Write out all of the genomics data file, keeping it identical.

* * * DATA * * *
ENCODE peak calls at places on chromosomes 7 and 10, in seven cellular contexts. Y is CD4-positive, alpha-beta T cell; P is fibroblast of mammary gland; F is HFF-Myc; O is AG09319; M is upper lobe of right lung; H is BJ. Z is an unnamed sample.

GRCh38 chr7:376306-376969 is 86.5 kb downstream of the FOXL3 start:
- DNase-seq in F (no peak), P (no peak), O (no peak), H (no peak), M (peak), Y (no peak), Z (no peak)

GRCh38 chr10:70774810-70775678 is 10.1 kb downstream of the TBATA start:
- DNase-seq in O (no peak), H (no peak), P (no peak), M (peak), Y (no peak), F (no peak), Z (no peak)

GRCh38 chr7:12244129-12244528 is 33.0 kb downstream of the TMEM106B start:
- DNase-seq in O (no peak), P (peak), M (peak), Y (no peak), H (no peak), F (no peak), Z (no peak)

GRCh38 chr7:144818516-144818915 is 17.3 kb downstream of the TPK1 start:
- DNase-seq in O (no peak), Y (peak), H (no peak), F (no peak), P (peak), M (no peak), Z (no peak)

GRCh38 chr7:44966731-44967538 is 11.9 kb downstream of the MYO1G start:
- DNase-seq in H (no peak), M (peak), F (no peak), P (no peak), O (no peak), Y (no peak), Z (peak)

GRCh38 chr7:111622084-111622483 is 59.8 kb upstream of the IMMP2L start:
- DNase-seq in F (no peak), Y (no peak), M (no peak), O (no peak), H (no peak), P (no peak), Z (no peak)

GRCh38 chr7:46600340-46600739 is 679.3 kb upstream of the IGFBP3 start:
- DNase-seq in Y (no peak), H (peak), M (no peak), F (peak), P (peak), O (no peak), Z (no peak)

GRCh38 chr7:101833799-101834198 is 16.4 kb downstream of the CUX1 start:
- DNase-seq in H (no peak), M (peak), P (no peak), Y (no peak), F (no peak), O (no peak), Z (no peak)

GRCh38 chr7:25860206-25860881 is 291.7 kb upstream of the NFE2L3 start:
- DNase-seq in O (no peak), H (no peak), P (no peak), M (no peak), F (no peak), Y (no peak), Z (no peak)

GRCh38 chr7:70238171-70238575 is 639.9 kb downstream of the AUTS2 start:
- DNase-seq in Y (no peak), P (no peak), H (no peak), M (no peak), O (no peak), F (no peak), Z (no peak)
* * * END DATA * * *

ENCODE peak calls at places on chromosomes 7 and 10, in seven cellular contexts. Y is CD4-positive, alpha-beta T cell; P is fibroblast of mammary gland; F is HFF-Myc; O is AG09319; M is upper lobe of right lung; H is BJ. Z is an unnamed sample.

GRCh38 chr7:376306-376969 is 86.5 kb downstream of the FOXL3 start:
- DNase-seq in F (no peak), P (no peak), O (no peak), H (no peak), M (peak), Y (no peak), Z (no peak)

GRCh38 chr10:70774810-70775678 is 10.1 kb downstream of the TBATA start:
- DNase-seq in O (no peak), H (no peak), P (no peak), M (peak), Y (no peak), F (no peak), Z (no peak)

GRCh38 chr7:12244129-12244528 is 33.0 kb downstream of the TMEM106B start:
- DNase-seq in O (no peak), P (peak), M (peak), Y (no peak), H (no peak), F (no peak), Z (no peak)

GRCh38 chr7:144818516-144818915 is 17.3 kb downstream of the TPK1 start:
- DNase-seq in O (no peak), Y (peak), H (no peak), F (no peak), P (peak), M (no peak), Z (no peak)

GRCh38 chr7:44966731-44967538 is 11.9 kb downstream of the MYO1G start:
- DNase-seq in H (no peak), M (peak), F (no peak), P (no peak), O (no peak), Y (no peak), Z (peak)

GRCh38 chr7:111622084-111622483 is 59.8 kb upstream of the IMMP2L start:
- DNase-seq in F (no peak), Y (no peak), M (no peak), O (no peak), H (no peak), P (no peak), Z (no peak)

GRCh38 chr7:46600340-46600739 is 679.3 kb upstream of the IGFBP3 start:
- DNase-seq in Y (no peak), H (peak), M (no peak), F (peak), P (peak), O (no peak), Z (no peak)

GRCh38 chr7:101833799-101834198 is 16.4 kb downstream of the CUX1 start:
- DNase-seq in H (no peak), M (peak), P (no peak), Y (no peak), F (no peak), O (no peak), Z (no peak)

GRCh38 chr7:25860206-25860881 is 291.7 kb upstream of the NFE2L3 start:
- DNase-seq in O (no peak), H (no peak), P (no peak), M (no peak), F (no peak), Y (no peak), Z (no peak)

GRCh38 chr7:70238171-70238575 is 639.9 kb downstream of the AUTS2 start:
- DNase-seq in Y (no peak), P (no peak), H (no peak), M (no peak), O (no peak), F (no peak), Z (no peak)